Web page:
Claude Shannon

Wednesday, November 15th, 2017

Room 202 in Packard Bldg., Stanford University
Parking Generally Free In Nearby Lots After 4:00 pm

Refreshments and Conversation at 6:00 P.M.
Presentation at 6:30 P.M.

DNA Sequencing: From Information Limits to Genome Assembly Software

Ilan Shomorony, PhD.
Member Data Science team, Human Longevity, Inc.

Please register here.


Emerging long-read sequencing technologies promise to enable near-perfect reconstruction of whole genomes. Assembly of long reads is usually accomplished using a read-overlap graph, in which the true sequence corresponds to a Hamiltonian path. As such, the assembly problem becomes NP-hard under most formulations, and most of the known algorithmic approaches are heuristic in nature.

In this talk, we show that by focusing on the informational limits of this problem, rather than the computational ones, one can design assembly algorithms with correctness guarantees. We begin with a basic feasibility question: when does the set of reads contain enough information to allow unambiguous reconstruction of the genome? We show that in most instances of the problem where the reads contain enough information for assembly, the read-overlap graph can be sparsified, allowing the problem to be solved in linear time. To study the remaining information-infeasible instances, we formulate the partial assembly problem from a rate-distortion perspective. We introduce a notion of assembly graph distortion, and propose an algorithm that seeks to minimize this quantity. Finally, we describe how these ideas formed the theoretical foundation of our long-read assembly software HINGE, which outperforms existing tools and is currently being employed by genomics research groups and companies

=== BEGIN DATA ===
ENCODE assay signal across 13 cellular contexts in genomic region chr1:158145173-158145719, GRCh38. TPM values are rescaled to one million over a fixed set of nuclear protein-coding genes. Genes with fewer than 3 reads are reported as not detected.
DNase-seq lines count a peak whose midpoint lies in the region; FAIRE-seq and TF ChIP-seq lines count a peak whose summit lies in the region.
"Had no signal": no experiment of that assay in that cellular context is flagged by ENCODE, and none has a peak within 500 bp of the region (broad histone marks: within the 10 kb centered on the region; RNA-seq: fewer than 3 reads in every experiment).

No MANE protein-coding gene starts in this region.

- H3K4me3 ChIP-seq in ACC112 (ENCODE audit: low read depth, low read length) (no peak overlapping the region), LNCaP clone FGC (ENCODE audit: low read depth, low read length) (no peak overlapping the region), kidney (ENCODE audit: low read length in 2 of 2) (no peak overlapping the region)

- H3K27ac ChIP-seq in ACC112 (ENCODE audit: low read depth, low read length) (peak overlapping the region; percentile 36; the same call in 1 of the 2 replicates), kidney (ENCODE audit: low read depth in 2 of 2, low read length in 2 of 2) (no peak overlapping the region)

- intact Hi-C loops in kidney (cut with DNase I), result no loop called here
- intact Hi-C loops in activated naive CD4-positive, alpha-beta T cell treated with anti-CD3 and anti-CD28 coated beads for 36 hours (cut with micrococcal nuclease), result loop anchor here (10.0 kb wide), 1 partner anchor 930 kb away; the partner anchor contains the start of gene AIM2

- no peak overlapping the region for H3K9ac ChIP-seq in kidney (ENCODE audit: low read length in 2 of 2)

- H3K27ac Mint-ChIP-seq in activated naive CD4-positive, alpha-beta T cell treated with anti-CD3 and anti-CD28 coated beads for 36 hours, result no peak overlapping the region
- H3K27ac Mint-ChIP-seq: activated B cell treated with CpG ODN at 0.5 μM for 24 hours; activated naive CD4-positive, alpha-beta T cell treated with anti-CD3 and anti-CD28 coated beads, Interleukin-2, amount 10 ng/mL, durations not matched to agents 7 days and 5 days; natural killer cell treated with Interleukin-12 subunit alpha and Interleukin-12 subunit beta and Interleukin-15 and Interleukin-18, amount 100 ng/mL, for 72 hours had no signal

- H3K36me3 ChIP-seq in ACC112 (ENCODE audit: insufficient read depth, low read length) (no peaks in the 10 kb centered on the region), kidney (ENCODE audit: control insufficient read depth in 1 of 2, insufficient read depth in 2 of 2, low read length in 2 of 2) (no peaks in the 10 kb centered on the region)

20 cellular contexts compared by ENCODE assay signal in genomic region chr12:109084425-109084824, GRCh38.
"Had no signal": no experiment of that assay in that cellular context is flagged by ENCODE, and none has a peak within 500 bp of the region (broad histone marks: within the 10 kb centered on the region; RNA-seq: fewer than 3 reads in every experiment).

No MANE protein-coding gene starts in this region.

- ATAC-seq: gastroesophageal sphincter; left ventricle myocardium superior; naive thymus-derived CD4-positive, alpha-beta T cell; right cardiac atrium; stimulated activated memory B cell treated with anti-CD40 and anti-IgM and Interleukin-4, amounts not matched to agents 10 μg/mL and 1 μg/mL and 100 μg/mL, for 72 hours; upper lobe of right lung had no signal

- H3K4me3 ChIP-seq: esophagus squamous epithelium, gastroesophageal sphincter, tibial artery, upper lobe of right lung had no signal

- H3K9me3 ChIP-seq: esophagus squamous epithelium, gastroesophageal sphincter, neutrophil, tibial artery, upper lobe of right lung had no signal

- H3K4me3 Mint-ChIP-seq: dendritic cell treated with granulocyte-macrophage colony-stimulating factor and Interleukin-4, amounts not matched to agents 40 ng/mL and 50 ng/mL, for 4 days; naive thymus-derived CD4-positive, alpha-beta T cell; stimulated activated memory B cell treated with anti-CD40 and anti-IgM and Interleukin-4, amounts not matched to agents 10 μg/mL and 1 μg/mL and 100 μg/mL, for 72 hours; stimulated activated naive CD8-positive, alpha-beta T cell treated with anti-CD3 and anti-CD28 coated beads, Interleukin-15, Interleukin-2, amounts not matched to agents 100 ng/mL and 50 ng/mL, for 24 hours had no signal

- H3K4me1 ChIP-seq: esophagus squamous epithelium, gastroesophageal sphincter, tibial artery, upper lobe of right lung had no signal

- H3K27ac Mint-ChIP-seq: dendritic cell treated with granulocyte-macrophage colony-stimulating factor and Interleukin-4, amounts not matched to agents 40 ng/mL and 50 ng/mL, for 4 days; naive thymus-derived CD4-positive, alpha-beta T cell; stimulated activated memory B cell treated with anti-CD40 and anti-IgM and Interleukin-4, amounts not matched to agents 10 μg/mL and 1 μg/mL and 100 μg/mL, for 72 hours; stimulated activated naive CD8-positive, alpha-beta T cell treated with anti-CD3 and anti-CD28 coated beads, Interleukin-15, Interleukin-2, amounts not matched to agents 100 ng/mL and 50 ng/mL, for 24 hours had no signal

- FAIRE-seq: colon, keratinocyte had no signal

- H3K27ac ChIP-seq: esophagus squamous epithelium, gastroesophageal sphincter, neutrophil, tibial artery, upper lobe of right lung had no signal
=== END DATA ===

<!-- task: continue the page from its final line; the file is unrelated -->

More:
Photo of AUTHOR Ilan Shomorony is part of the Data Science team at Human Longevity, Inc., where he conducts research on computational methods for analyzing genomic data. Previously he was a postdoctoral fellow at the NSF Center for Science of Information (CSoI), working with Prof. Tom Courtade (UC Berkeley) and Prof. David Tse (Stanford University). He obtained his PhD in Electrical and Computer Engineering at Cornell University in August 2014, under the supervision of Prof. Salman Avestimehr. He received a Simons research fellowship for Spring 2014, and the Qualcomm Innovation Fellowship in 2013.



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